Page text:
A recent study has claimed that by 2030, 12.5% of India’s population will come in the senior citizen category. It also claims that by 2050, one-fifth of the population will be aged. United Nations Population Fund (UNFPA) published the study on Monday (June 19) in Delhi, raising concern over the treatment and status of elderly women in the country who are more vulnerable than elderly men.
Since women have longer life expectancy, their lives become tougher as they grow old with little pension or no means of livelihood. They have to rely on their children, which many times don’t work in their favour.
“Aged widows with meagre or no income are especially vulnerable in the absence of a proper social security network. What’s more worrying is the fact that 10 per cent of them are living alone, and the number has been rising over the past few decades,” the report added, as quoted by Web India 123.
The report, titled “Caring for our elders: Early Responses India Ageing Report 2017”, was released by Minister of Social Justice and Empowerment Thaawarchand Gehlot. It underlines the need for preparing for a change in demographic in the coming years. Health, income, social and psychological profile are just a few aspects that the study derived its conclusion from. It also formulates policies on how the lives of elderly women can be better taken care off in the country.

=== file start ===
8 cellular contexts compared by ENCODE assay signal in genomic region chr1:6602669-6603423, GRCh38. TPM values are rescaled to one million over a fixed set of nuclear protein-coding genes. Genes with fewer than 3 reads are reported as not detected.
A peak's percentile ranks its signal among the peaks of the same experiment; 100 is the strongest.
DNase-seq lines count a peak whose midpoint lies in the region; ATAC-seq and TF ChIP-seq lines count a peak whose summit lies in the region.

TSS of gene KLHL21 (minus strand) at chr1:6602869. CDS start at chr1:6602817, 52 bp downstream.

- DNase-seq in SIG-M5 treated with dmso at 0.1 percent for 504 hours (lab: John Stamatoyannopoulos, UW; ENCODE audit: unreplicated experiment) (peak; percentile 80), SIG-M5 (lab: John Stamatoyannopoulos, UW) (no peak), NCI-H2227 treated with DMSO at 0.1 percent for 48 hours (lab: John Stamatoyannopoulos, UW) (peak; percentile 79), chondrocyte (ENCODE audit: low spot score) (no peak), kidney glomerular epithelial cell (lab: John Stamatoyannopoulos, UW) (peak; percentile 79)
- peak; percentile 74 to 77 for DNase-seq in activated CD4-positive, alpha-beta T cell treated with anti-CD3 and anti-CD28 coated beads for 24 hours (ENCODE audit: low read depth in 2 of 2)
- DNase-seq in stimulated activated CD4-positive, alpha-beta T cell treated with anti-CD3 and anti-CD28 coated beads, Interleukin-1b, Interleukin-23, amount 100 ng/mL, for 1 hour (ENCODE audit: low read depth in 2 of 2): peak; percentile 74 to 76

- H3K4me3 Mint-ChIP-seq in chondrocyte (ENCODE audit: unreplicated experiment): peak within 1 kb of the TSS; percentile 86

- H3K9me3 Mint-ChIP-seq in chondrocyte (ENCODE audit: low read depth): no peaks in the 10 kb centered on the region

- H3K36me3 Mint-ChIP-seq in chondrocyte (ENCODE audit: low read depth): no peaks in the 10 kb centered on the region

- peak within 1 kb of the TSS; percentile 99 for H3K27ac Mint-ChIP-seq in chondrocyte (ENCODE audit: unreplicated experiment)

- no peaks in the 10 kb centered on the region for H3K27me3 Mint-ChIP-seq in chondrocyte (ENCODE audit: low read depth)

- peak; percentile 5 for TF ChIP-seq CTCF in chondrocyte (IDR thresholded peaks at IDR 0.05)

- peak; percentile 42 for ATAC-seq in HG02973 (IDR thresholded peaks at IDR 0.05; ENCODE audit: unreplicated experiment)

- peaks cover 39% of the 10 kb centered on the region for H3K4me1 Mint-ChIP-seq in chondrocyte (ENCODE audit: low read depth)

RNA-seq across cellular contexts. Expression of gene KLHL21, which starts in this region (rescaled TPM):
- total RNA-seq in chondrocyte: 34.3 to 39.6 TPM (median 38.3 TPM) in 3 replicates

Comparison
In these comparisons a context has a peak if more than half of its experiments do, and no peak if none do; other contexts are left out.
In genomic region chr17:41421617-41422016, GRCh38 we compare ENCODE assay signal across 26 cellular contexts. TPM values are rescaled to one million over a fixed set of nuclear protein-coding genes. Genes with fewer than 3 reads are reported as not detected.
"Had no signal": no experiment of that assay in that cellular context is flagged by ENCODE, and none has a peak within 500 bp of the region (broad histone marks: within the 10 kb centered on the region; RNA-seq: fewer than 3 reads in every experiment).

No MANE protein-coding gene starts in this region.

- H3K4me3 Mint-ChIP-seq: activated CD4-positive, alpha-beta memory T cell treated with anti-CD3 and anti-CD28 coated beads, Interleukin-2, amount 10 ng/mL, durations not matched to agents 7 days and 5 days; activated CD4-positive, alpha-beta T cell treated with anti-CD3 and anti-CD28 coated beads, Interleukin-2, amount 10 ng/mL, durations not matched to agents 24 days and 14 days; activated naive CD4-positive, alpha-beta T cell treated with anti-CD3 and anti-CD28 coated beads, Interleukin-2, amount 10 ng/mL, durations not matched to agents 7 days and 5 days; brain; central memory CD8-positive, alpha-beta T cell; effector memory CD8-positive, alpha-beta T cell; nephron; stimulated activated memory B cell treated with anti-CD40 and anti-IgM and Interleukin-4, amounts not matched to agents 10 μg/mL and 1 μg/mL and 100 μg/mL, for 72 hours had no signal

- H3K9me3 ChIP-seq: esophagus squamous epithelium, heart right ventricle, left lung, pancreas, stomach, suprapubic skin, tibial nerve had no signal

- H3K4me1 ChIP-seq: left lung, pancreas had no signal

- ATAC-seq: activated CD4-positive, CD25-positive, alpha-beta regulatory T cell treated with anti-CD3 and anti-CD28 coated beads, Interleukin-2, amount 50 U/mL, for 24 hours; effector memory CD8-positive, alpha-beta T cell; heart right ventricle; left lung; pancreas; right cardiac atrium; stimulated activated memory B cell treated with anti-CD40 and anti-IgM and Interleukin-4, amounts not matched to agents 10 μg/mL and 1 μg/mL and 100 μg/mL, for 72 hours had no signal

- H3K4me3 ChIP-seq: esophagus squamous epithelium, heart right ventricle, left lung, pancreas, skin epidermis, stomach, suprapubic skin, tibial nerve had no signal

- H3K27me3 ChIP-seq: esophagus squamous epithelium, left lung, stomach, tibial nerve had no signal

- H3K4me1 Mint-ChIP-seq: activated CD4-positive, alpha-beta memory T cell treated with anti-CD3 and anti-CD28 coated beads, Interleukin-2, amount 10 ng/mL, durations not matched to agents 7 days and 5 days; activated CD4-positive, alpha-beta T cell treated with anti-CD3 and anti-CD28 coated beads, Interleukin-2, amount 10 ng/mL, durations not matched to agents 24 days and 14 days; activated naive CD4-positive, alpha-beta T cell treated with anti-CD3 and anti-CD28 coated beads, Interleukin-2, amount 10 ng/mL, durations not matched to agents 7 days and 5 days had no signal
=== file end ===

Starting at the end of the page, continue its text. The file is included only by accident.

During the function to release the report, Gehlot spoke about the “Senior Citizen Welfare Fund”, recently launched by the government and other schemes like “Rashtriya Vayoshri Yojana”, which is about ailments they suffer due to old age.
‘Everyone has a part to play for the well-being of elderly, including the government, civil society, communities, and families,” UNFPA Country Representative India and Country Director Bhutan, Diego Palacios said.
The recent case of veteran actor Geeta Kapoor being abandoned by her children in a Mumbai hospital is a clear indication of old women’s vulnerability today. A report by HelpAge India, that came out in 2011, also claimed that 31% of old people in India are abused and face harm in some way or the other and more than 50% of them feel that their sons are responsible for it. This 2011 report also suggested that more women are prone to harm than men.
And even financial independence sometimes does not help the cause of senior citizens as that becomes the target of children who want to take over their assets, income and other valuables.
All this, despite there being a law to protect the rights of senior citizens in the country. Under the Maintenance and Welfare of Parents and Senior Citizens Act, 2007, parents and grandparents who are unable to maintain themselves from their own earnings can seek maintenance from their children. And those who are childless have a right to ask for maintenance from their relatives, who are legal heirs and will inherit their property after they die.